The Uniform is the Target, Extremism is the Threat
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As a young Santa Monica police officer, I was a member of the department’s funeral detail. I had a uniform for those duties, tailored skin tight. I wore it without body armor. In my two years on that detail, I wore that uniform too many times, but if I were in that role today, I wouldn’t do it without body armor. Things have changed.

This week, officers will attend more funerals in Baton Rouge. On Sunday morning, officers were ambushed as they responded to a radio call. Three were killed; three were injured. While details are still emerging, one thing is clear: those officers were attacked because they were wearing the uniform.

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As I’ve written previously, homegrown extremist attacks against law enforcement are occurring at an increasing rate. With the Baton Rouge shootings, 29 officers have died in the line of duty this year, a 62% increase from the same time period in 2015, according to the National Law Enforcement Officers Memorial Fund.

Police officers are dying, and public sentiment is livid, on all sides of every debate. This is an appropriate time to define who these attackers are and what motivates them. Those who characterize this as a conflict between law enforcement and African-Americans are missing a big piece of the puzzle. It’s not that simple.

What we are facing in these shootings and other attacks (such as the horrific shooting at the Mother Emanuel Church in Charleston) is homegrown violent extremism.

Extremism is a primary feature of terrorist behavior. Radical ideologies are characterized by intolerance towards opposing interests and differing opinions. Violent extremism occurs when individuals or groups express their ideological beliefs through violence or a call for violence. The Baton Rouge shootings were clearly homegrown violent extremism.

Extremism is a precursor to a terrorist attack, but radical beliefs on their own do not constitute act of terrorism. Extreme beliefs are protected by the First Amendment. It’s why Ku Klux Klan rallies are not only permitted but policed to keep the demonstrations peaceful. In the United States, being a racist is permitted. What is not permitted, and what is accurately called terrorism, is advancing that belief through violence. It is a clear line.

What we are facing are myriad movements and actions driven by radical racial, religious and issue-oriented ideologies, embraced by a collection of extremists. Today, many extremists have their sights trained on law enforcement. The examples are many; a few include:

 

  • In 2010, during a traffic stop in Arkansas, a father and son team of Sovereign Citizens (and anti-government group) killed Sergeant Brandon Paudert and Officer Bill Evans.

 

  • In 2014, Amanda and Jerad Miller executed Las Vegas Officers Igor Soldo and Alyn Beck as they sat eating lunch in a restaurant. Before departing the scene, the couple draped Gadsden (“Don’t Tread on Me”) and swastika-laden banners on the officers’ bodies.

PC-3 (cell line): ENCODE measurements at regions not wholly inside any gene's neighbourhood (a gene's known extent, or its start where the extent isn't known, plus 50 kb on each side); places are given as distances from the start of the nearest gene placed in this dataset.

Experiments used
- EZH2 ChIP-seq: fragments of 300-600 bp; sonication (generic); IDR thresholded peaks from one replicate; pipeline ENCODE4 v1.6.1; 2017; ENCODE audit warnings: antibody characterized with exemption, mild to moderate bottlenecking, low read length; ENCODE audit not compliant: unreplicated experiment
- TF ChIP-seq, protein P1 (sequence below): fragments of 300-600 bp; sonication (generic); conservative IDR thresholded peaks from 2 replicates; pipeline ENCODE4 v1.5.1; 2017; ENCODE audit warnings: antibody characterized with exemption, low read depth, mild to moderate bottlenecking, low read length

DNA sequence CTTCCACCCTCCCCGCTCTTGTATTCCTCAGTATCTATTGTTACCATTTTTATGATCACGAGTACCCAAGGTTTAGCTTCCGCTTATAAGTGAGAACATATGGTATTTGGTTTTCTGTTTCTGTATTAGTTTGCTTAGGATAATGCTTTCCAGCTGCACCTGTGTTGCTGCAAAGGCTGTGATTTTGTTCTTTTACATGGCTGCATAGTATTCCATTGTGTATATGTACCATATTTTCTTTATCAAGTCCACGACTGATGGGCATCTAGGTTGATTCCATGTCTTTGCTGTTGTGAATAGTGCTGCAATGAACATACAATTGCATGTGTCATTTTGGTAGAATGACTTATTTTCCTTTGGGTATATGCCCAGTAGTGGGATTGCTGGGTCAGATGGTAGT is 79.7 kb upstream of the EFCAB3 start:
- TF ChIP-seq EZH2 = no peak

• In March 2016, Philadelphia Officer Jesse Hartnett was ambushed by Edward Archer, who used a stolen police weapon in the attack. He emptied the chamber, hitting Hartnett 10 times. Hartnett returned fire, and upon his arrest, Archer pledged allegiance to the Islamic State.

This is a clear trend. Multiple ideologies target police, and attacks against law enforcement are accelerating. Since the Baton Rouge attack, public figures have voiced condemnation, saying, yet again, this type of violence happens too often.

Of course it does. But that does not lead us to a higher level of understanding nor towards workable solutions. Now is the time to sort through the dynamics and factors in these kinds of attacks to identify the patterns that can inform a strategic response to the rising threat to law enforcement. The indiscriminate nature of the attacks in Dallas last week and now

Baton Rouge clearly illustrate that the uniform is the target. For these and other attackers, what matters most is the profession (and not the ethnicity) of the target.

By this, strong relationships between communities and the officers sworn to serve them are essential. Just as important is information. There are no easy answers about how to stop these attacks, but all of us have a stake in how we, as a society, collaborate with law enforcement to support public safety and the rule of law.

All life is cheap for violent extremists. For them, murder is an appropriate action, and that evidences that we have a serious problem with HVE in this country. We must not allow that to fester unchecked in the United States. Words are not enough; speeches are not enough; lamentations are not enough. When we take an honest look at the radical ideologies in the

United States, we can begin to understand the true nature of the public safety threat we face. It’s not African-Americans versus police. It’s not extremist Muslims against non-Muslims. It is the insidious, persistent emergence of HVE. When we recognize that, we will take the first step down the road to addressing the real problems in this country.

But if all we do is wring our hands and lament conflict, this will happen again, and there will be more officers on funeral detail. They will probably be wearing body armor, and I can’t blame them.

 

Dr. Erroll Southers, a former FBI special agent and former assistant chief of Homeland Security and Intelligence for the Los Angeles World Airports Police Department, is director of Homegrown Violent Extremism Studies at the University of Southern California, Sol Price School of Public Policy. Follow him on Twitter @esouthersHVE.


 

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